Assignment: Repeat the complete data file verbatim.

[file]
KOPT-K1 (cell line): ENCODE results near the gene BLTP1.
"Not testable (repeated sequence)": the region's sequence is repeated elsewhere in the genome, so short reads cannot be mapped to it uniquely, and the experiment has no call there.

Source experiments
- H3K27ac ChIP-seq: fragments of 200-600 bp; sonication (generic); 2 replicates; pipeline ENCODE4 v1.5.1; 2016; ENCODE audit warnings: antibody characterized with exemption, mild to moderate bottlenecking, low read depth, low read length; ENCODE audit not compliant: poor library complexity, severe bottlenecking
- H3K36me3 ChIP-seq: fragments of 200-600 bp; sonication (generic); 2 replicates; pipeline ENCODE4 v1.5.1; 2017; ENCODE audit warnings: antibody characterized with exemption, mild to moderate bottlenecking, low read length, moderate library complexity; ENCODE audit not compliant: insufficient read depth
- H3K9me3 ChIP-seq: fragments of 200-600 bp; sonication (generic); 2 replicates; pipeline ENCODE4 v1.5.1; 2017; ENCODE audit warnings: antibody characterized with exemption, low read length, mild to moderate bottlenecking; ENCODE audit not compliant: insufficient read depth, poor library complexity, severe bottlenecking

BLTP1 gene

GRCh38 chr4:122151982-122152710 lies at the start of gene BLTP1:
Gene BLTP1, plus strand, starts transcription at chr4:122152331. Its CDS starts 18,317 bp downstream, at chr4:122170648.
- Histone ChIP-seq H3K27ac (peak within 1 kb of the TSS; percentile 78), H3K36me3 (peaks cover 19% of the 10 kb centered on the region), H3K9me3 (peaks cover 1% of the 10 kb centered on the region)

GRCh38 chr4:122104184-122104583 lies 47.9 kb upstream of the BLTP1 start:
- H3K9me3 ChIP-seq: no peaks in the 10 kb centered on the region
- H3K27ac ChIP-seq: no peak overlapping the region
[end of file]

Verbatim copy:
KOPT-K1 (cell line): ENCODE results near the gene BLTP1.
"Not testable (repeated sequence)": the region's sequence is repeated elsewhere in the genome, so short reads cannot be mapped to it uniquely, and the experiment has no call there.

Source experiments
- H3K27ac ChIP-seq: fragments of 200-600 bp; sonication (generic); 2 replicates; pipeline ENCODE4 v1.5.1; 2016; ENCODE audit warnings: antibody characterized with exemption, mild to moderate bottlenecking, low read depth, low read length; ENCODE audit not compliant: poor library complexity, severe bottlenecking
- H3K36me3 ChIP-seq: fragments of 200-600 bp; sonication (generic); 2 replicates; pipeline ENCODE4 v1.5.1; 2017; ENCODE audit warnings: antibody characterized with exemption, mild to moderate bottlenecking, low read length, moderate library complexity; ENCODE audit not compliant: insufficient read depth
- H3K9me3 ChIP-seq: fragments of 200-600 bp; sonication (generic); 2 replicates; pipeline ENCODE4 v1.5.1; 2017; ENCODE audit warnings: antibody characterized with exemption, low read length, mild to moderate bottlenecking; ENCODE audit not compliant: insufficient read depth, poor library complexity, severe bottlenecking

BLTP1 gene

GRCh38 chr4:122151982-122152710 lies at the start of gene BLTP1:
Gene BLTP1, plus strand, starts transcription at chr4:122152331. Its CDS starts 18,317 bp downstream, at chr4:122170648.
- Histone ChIP-seq H3K27ac (peak within 1 kb of the TSS; percentile 78), H3K36me3 (peaks cover 19% of the 10 kb centered on the region), H3K9me3 (peaks cover 1% of the 10 kb centered on the region)

GRCh38 chr4:122104184-122104583 lies 47.9 kb upstream of the BLTP1 start:
- H3K9me3 ChIP-seq: no peaks in the 10 kb centered on the region
- H3K27ac ChIP-seq: no peak overlapping the region